There is no U.S. holiday as food-focused as Thanksgiving, so it’s somewhat worrisome that several big food recalls have hit the U.S. in the days leading up to Thursday, Nov. 22. Even more concerning is that some of the food-safety scares involve turkey, the headliner of Thanksgiving dinner.
On Friday the U.S. Centers for Disease Control and Prevention (CDC) added raw turkey to its warning about a multidrug-resistant Salmonella outbreak. Earlier this month, Jennie-O Turkey Store Sales, LLC, recalled over 45 tons of raw ground turkey products. Arizona and federal health and agriculture workers suspect the outbreak is wider than just that batch, so they are trying to trace the rest of the outbreak starting from a known infected package found in a Salmonella patient’s home.
“A single, common supplier of raw turkey products or of live turkeys has not been identified that can account for all the illnesses in this outbreak,” the CDC says in its alert.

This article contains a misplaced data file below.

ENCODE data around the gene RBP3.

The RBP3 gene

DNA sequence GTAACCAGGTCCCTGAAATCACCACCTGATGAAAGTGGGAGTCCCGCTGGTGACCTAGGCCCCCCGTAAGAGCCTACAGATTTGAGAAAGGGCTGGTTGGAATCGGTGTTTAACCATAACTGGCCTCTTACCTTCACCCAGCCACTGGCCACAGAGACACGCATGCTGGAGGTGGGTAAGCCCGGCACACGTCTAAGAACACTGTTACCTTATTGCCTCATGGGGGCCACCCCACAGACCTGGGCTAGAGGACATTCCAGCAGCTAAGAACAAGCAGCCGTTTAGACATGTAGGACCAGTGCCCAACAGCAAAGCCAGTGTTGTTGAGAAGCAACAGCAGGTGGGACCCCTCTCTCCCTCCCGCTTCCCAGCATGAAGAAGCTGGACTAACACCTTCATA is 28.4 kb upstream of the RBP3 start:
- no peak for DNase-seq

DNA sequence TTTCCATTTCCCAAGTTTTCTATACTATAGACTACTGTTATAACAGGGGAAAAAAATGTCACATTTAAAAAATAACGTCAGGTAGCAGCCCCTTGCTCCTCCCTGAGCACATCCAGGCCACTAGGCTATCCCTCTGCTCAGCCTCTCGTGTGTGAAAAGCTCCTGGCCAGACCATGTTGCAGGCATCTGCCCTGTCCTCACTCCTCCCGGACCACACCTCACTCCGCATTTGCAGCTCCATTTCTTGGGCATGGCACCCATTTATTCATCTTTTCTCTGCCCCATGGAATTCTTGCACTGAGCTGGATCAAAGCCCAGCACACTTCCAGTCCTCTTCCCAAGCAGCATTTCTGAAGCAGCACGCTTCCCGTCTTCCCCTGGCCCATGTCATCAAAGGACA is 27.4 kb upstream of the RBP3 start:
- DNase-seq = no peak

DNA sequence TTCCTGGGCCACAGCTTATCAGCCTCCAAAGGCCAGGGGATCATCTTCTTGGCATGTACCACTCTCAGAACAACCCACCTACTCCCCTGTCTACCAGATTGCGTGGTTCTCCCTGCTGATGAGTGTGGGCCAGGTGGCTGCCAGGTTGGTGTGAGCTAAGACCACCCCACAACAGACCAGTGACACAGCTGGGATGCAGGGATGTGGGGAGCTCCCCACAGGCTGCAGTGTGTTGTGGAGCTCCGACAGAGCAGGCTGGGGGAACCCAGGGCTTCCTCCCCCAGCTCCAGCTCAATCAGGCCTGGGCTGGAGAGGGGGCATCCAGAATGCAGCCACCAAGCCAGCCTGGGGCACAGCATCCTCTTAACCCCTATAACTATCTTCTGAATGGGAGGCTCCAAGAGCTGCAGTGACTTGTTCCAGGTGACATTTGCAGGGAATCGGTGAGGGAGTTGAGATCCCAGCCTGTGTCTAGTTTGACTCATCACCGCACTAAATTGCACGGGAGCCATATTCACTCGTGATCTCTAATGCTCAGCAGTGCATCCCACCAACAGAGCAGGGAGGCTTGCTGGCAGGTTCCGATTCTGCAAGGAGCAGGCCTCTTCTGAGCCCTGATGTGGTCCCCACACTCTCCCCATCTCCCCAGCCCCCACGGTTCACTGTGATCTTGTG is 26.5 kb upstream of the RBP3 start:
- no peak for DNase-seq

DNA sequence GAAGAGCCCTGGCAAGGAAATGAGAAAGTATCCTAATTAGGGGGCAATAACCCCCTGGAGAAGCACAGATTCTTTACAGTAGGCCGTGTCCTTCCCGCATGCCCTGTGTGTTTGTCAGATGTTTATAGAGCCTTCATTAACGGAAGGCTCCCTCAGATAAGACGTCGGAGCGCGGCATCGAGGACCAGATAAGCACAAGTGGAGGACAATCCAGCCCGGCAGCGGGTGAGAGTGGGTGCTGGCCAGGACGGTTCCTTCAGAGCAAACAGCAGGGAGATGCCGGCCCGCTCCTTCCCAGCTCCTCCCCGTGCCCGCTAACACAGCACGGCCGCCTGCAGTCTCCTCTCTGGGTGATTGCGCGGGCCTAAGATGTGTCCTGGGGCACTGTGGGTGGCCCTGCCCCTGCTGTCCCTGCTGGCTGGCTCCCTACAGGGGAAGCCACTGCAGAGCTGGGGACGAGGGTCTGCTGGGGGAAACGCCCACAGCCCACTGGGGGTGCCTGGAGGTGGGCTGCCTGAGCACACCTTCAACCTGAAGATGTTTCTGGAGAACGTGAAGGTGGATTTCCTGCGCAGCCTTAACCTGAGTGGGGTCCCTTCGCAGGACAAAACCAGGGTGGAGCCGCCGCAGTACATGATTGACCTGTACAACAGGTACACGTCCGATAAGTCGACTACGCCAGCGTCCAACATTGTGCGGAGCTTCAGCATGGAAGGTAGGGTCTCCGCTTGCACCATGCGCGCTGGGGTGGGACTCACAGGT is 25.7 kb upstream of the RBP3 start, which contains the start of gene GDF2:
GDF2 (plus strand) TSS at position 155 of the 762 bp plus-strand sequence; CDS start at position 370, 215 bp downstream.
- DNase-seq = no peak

So if you are among the 88% of people in America who will eat turkey Thursday, don’t eat any of the recalled products and make sure to cook your turkey from other sources to at least 165°F. (Here are CDC & USDA guidelines on safe turkey cooking). Yes, it’s best to use one of those thermometers that stick into the bird.
Romain lettuce recall
In case you were thinking of smugly sticking to salad, check that it doesn’t have any romaine lettuce, because on Monday the CDC warned that romaine lettuce is linked to the E.coli outbreak that has hospitalized 13 people and sickened at least 19 others in 11 U.S. states.
Cake mix recall
Not even dessert is safe. Earlier in November, Duncan Hines recalled several cake mixes—those sweet staples likely to sit in your pantry for a bit. The recall covered Classic White, Classic Yellow, Butter Golden and Confetti.
Ground beef recall
If it feels like there have been a lot of food recall this year, you’re right. The total for 2018 has already surpassed what we’ve seen in past years—and it’s only November.
Nobody gives thanks for food poisoning, so now—before the meal prep starts!—is a good time to cross check your Thanksgiving dinner ingredients with recent recalls and warnings.